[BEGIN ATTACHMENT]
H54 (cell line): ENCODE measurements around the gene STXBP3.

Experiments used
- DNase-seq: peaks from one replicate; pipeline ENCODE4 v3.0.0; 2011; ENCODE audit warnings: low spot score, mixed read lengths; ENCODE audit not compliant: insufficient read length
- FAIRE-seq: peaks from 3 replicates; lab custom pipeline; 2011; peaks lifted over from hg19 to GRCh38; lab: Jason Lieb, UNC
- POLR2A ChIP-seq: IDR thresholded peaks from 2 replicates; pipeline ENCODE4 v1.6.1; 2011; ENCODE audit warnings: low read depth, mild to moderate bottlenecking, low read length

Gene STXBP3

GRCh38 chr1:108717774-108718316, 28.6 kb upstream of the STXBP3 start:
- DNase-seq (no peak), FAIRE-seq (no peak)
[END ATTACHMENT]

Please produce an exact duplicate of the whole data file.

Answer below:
H54 (cell line): ENCODE measurements around the gene STXBP3.

Experiments used
- DNase-seq: peaks from one replicate; pipeline ENCODE4 v3.0.0; 2011; ENCODE audit warnings: low spot score, mixed read lengths; ENCODE audit not compliant: insufficient read length
- FAIRE-seq: peaks from 3 replicates; lab custom pipeline; 2011; peaks lifted over from hg19 to GRCh38; lab: Jason Lieb, UNC
- POLR2A ChIP-seq: IDR thresholded peaks from 2 replicates; pipeline ENCODE4 v1.6.1; 2011; ENCODE audit warnings: low read depth, mild to moderate bottlenecking, low read length

Gene STXBP3

GRCh38 chr1:108717774-108718316, 28.6 kb upstream of the STXBP3 start:
- DNase-seq (no peak), FAIRE-seq (no peak)